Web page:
• In a Washington Examiner op-ed published last week, Rep. Chip Roy (R-TX), a major voice in the House Freedom Caucus (HFC), called on Johnson to ignore the $54 billion side deal and not exceed the FRA’s explicit spending caps. If Democrats oppose it, he argued, Johnson should back the sequester. Sticking with the FRA toplines and excluding the side deal would cut non-defense funding well below actual FY23 spending levels – by $73.2 billion, to be precise. HFC Chair Rep. Scott Perry (R-PA) also said he would back the FRA toplines without the side deal. These statements should not be seen as a compromise on the part of the HFC but rather an attempt to extract non-defense spending cuts below the FRA sequester level.

The Path Forward. Regardless of the approach taken, fiscal hawks appear set to secure spending cuts.

  • By accepting the sequester, Johnson and fiscal hawks can achieve significantly more non-defense spending cuts relative to defense cuts by at least a 4:1 ratio. And they would get these cuts by April 30th simply by doing nothing. A total of $50.5 billion in spending cuts for FY24 and border policy reforms in a supplemental deal would be a major win for House Republicans.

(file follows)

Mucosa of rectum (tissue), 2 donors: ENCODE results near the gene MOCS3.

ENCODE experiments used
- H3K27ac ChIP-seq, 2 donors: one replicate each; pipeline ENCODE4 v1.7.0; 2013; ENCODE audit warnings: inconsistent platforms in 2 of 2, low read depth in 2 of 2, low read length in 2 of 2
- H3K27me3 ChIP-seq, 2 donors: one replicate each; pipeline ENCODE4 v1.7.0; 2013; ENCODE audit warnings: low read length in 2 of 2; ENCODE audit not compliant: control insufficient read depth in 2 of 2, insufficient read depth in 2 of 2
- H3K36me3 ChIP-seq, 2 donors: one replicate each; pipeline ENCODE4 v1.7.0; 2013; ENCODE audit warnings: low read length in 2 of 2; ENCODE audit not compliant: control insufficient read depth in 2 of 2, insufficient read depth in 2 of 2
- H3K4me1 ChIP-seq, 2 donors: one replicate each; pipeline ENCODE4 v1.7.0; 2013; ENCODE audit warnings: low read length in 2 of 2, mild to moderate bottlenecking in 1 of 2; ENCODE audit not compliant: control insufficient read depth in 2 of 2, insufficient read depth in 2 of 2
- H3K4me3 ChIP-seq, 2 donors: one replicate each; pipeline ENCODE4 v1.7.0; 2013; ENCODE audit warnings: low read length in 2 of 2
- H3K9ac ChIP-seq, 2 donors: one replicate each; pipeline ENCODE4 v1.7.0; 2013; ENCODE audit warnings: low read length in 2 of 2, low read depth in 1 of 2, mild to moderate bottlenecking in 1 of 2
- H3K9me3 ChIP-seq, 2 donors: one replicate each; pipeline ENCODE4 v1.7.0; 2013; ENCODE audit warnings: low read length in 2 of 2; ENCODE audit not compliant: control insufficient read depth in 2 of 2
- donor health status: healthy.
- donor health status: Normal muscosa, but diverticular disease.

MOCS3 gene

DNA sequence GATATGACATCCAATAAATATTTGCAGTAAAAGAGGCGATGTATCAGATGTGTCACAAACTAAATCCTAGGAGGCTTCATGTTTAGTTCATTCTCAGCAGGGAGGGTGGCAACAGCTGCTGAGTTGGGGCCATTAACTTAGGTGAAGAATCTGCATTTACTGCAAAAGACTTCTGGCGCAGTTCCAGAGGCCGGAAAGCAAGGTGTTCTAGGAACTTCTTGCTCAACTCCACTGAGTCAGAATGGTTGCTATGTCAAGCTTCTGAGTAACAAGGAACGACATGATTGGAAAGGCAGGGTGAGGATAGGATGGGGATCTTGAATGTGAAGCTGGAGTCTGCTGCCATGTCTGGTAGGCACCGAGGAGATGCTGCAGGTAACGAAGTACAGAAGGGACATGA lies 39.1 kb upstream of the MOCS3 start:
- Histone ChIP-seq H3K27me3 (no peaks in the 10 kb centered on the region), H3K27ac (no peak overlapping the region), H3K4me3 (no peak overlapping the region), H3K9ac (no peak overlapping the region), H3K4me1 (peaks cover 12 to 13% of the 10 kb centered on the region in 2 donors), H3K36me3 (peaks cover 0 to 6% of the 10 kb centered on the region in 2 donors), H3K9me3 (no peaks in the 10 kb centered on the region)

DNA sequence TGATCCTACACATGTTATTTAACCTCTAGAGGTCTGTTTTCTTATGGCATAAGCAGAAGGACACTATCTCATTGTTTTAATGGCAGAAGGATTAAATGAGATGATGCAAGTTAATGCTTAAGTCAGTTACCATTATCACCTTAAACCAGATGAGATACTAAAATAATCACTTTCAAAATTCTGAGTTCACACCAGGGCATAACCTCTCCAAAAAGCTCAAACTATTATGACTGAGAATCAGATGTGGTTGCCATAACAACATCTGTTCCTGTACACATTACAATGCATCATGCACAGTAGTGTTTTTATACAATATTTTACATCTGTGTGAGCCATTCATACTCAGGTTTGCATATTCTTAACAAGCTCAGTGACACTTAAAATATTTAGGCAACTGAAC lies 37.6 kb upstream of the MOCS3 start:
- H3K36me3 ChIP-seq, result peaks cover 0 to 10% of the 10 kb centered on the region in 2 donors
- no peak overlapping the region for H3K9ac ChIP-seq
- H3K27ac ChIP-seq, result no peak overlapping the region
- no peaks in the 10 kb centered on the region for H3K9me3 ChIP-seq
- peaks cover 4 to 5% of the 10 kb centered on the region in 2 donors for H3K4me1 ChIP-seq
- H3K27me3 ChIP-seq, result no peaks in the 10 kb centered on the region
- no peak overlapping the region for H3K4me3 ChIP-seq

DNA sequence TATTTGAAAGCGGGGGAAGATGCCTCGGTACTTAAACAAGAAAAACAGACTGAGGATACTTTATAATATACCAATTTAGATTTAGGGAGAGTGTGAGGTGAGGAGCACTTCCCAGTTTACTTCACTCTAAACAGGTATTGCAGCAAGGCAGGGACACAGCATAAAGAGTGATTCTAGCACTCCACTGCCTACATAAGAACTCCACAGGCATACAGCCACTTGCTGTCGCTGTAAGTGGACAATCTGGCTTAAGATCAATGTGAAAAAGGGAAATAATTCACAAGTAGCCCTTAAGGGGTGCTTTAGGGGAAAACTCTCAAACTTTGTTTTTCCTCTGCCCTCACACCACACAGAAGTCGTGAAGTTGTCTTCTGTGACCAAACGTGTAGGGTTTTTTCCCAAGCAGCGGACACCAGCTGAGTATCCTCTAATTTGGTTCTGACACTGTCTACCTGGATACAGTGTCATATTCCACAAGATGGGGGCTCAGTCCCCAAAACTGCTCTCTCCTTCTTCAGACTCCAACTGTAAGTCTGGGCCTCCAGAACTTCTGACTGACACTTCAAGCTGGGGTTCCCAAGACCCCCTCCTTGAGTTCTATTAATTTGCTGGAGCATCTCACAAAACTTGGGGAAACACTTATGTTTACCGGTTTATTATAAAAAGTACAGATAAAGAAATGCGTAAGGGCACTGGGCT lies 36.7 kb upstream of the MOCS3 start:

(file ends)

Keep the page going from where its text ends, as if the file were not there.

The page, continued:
• Johnson would need to bridge the gap between the expiration of stopgap government funding on January 19th and February 2nd and the April 30th sequester date. He reportedly told Senate Republicans in a closed-door meeting last week that in the absence of an appropriations deal by February 2nd, the House would pass a full-year continuing resolution (CR) at current levels. There’s been some disagreement among lawmakers over whether a year-long CR would trigger the sequester. Either at a CR set at the December 2022 FY23 omnibus levels or under a sequester, non-defense spending would still take a bigger hit than defense.

Blue State v. Red State Governance Up for Debate (Literally)